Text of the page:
American Airlines announces more cuts as travel demand continues to rise

American Airlines announces more cuts as travel demand continues to rise

play

American Airlines is the latest airline to announce schedule cuts — primarily from its Philadelphia hub — even as demand for flights continues to increase.

American, like many other airlines, cut back earlier in the pandemic and is now struggling to keep operations going.

“American has taken steps to size our airline for the resources we have available and to build additional buffer into the remainder of our summer schedule. Last month, American took proactive steps to add resiliency to our schedule by reducing overall system capacity in September by approximately 2%,” the company said in a statement. “These adjustments were made in multi-frequency markets – with the aim of moving customers to different flights.”

Are airplane seats too small?: The FAA wants to hear from you

According to American, it is cutting hundreds of flights to the Philadelphia hub in the coming months — about 3% of its schedule there in September, or about 7 flights per day, and 5% of its schedule there in October, or about 13 flights per day.

The airline said it would contact customers whose flights are affected to make alternative arrangements. Customers who choose not to travel under a new itinerary may be entitled to a refund.

Other airlines are making cuts

American is hardly alone in having to reduce flights this summer.

In June, United Airlines announced it would cut 12% of its flights at Newark this summer, canceling about 50 daily departures starting July 1.

JetBlue also trimmed the schedule by approx. 10% this summer, and Delta made a “strategic reduction” in flying, canceling approx. 100 flights per day from 1 July to 7 August.

Don’t blame those who showed up: Shortage of pilots driving airline reliability is struggling this summer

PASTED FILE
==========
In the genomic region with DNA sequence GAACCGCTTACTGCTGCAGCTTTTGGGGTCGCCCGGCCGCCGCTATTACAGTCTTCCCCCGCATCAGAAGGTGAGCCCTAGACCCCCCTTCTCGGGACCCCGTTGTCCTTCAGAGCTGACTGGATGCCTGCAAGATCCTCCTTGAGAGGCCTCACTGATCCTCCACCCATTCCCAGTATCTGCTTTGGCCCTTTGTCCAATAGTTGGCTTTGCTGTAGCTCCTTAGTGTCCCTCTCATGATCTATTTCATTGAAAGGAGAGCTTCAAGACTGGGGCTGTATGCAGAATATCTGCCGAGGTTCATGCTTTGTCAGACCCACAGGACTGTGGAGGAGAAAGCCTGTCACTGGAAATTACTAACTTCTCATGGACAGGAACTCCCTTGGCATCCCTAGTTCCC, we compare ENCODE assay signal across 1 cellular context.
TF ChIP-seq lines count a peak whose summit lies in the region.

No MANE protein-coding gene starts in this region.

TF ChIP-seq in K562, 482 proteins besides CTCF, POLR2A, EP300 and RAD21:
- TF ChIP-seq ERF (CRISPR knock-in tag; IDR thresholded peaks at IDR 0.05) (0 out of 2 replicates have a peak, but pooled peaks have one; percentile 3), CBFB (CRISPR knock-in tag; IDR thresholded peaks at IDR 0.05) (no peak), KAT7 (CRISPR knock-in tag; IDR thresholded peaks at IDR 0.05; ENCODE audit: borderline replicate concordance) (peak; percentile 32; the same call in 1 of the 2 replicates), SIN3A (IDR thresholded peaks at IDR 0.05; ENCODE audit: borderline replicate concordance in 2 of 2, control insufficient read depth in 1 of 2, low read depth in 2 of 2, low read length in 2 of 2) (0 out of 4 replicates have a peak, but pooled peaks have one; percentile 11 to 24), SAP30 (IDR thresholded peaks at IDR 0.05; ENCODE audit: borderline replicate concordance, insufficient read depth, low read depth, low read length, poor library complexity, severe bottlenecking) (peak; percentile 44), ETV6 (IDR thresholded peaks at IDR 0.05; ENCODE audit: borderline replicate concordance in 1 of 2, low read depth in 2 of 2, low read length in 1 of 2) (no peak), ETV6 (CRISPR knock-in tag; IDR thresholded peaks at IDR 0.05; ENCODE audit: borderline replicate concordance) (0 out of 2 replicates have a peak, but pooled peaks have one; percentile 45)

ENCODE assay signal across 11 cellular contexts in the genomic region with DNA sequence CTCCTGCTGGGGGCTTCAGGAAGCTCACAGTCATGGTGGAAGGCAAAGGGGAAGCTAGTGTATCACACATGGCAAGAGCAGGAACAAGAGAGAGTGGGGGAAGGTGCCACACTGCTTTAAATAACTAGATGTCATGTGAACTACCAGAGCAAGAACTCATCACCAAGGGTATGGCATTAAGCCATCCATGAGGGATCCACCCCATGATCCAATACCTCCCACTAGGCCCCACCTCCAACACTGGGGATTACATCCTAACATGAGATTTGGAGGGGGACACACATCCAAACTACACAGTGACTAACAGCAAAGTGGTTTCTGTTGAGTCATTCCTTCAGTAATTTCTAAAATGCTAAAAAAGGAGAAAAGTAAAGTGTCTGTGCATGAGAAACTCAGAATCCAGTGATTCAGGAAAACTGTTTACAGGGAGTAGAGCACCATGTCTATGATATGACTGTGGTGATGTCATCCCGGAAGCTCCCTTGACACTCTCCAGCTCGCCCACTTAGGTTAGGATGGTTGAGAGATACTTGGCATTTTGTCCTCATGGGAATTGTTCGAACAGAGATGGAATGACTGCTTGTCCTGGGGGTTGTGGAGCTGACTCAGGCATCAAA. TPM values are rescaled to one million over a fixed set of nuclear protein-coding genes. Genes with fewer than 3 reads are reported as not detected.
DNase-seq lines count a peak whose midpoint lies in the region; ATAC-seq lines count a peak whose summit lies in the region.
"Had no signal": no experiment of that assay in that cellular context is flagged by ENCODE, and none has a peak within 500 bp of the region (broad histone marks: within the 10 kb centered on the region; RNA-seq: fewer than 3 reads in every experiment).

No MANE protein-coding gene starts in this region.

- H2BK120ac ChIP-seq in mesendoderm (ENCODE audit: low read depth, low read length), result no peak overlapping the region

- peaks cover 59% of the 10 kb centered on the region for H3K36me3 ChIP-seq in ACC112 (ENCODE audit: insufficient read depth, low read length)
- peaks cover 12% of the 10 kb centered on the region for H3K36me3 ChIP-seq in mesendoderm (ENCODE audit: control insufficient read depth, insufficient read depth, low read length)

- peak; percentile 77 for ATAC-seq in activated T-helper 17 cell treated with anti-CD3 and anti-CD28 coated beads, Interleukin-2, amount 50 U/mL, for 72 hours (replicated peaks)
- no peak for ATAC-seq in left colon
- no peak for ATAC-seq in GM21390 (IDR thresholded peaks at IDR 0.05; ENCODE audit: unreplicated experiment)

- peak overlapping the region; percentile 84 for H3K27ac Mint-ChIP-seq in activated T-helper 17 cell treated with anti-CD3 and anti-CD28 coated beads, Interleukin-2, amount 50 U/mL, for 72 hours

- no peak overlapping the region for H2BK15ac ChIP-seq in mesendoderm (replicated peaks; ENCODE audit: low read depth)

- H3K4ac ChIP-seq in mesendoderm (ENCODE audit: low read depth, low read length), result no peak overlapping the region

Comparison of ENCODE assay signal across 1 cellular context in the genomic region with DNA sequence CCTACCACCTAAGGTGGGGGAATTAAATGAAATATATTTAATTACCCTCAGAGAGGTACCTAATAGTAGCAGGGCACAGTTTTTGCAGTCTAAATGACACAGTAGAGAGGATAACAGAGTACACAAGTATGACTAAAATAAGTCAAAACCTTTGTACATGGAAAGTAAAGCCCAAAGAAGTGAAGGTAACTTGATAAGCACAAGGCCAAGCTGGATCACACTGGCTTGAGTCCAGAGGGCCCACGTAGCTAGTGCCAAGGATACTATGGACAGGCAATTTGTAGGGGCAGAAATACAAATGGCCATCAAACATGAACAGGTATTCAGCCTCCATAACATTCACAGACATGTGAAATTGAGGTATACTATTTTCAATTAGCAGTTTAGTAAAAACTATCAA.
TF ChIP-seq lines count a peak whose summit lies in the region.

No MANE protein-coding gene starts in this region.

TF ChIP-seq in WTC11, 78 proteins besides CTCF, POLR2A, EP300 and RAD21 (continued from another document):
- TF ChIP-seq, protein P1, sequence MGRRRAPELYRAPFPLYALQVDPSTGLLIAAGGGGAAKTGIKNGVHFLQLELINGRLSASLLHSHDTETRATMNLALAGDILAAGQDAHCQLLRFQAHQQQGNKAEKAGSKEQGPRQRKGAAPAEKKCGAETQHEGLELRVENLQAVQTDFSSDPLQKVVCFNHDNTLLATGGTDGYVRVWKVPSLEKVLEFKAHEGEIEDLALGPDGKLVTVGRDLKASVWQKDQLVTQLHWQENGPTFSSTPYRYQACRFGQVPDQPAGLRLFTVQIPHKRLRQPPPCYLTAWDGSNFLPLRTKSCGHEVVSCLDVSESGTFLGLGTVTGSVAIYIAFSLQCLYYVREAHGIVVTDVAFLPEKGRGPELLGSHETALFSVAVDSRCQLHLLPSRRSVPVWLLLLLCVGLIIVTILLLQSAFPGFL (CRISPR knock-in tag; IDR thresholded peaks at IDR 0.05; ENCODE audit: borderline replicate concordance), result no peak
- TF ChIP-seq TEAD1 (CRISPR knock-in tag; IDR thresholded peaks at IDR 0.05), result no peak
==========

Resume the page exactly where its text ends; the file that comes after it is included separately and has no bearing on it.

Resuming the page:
American Airlines previously announced it would end service from its regional partners to four cities (Islip and Ithaca, New York; Toledo, Ohio and Dubuque, Iowa) in September, citing a lack of available pilots.

European airports are also struggling

Travel woes aren’t limited to America’s skies this summer, either.

Long lines and canceled flights have confronted passengers across Europe, and major airports, including Heathrow in London and Schiphol in Amsterdam, announced limits on departing passengers throughout the summer. In fact, Schiphol said on Wednesday that it would extend those limits until October.

What passengers are entitled to when their flights are changed

Passengers whose flights are canceled are generally entitled to a refund in the US, but the policy is less clear when flights are delayed. The Department of Transportation technically requires airlines to compensate passengers who experience a “significant” delay, but has not yet defined how long a delay must be to qualify as significant.

Billions in credits: Here’s why travelers need to use their airline funds ASAP

However, the department announced on Wednesday that it is seeking input from the public as it works to clarify the rules around airline compensation, and make it easier for passengers to make claims and get refunds if their travel is disrupted.

Leave a Reply

Your email address will not be published.